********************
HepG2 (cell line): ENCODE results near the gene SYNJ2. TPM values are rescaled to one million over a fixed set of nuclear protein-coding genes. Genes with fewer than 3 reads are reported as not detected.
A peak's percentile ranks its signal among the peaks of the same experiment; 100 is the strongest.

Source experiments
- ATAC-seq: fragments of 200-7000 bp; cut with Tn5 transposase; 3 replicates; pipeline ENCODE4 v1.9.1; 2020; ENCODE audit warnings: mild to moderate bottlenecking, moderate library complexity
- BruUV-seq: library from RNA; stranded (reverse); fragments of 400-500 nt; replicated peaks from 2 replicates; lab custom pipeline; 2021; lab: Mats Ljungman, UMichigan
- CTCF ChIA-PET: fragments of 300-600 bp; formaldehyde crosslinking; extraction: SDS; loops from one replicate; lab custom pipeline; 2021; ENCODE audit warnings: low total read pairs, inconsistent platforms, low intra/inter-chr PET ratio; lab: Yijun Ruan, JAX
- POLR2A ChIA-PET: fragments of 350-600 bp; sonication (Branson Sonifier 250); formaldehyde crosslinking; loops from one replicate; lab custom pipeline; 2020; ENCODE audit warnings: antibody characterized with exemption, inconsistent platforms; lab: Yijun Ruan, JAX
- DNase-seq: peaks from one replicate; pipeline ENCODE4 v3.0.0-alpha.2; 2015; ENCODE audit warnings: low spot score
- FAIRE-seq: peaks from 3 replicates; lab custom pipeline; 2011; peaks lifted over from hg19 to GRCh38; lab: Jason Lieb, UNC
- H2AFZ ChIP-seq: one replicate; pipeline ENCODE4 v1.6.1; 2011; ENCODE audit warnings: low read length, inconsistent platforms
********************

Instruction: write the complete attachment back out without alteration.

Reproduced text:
HepG2 (cell line): ENCODE results near the gene SYNJ2. TPM values are rescaled to one million over a fixed set of nuclear protein-coding genes. Genes with fewer than 3 reads are reported as not detected.
A peak's percentile ranks its signal among the peaks of the same experiment; 100 is the strongest.

Source experiments
- ATAC-seq: fragments of 200-7000 bp; cut with Tn5 transposase; 3 replicates; pipeline ENCODE4 v1.9.1; 2020; ENCODE audit warnings: mild to moderate bottlenecking, moderate library complexity
- BruUV-seq: library from RNA; stranded (reverse); fragments of 400-500 nt; replicated peaks from 2 replicates; lab custom pipeline; 2021; lab: Mats Ljungman, UMichigan
- CTCF ChIA-PET: fragments of 300-600 bp; formaldehyde crosslinking; extraction: SDS; loops from one replicate; lab custom pipeline; 2021; ENCODE audit warnings: low total read pairs, inconsistent platforms, low intra/inter-chr PET ratio; lab: Yijun Ruan, JAX
- POLR2A ChIA-PET: fragments of 350-600 bp; sonication (Branson Sonifier 250); formaldehyde crosslinking; loops from one replicate; lab custom pipeline; 2020; ENCODE audit warnings: antibody characterized with exemption, inconsistent platforms; lab: Yijun Ruan, JAX
- DNase-seq: peaks from one replicate; pipeline ENCODE4 v3.0.0-alpha.2; 2015; ENCODE audit warnings: low spot score
- FAIRE-seq: peaks from 3 replicates; lab custom pipeline; 2011; peaks lifted over from hg19 to GRCh38; lab: Jason Lieb, UNC
- H2AFZ ChIP-seq: one replicate; pipeline ENCODE4 v1.6.1; 2011; ENCODE audit warnings: low read length, inconsistent platforms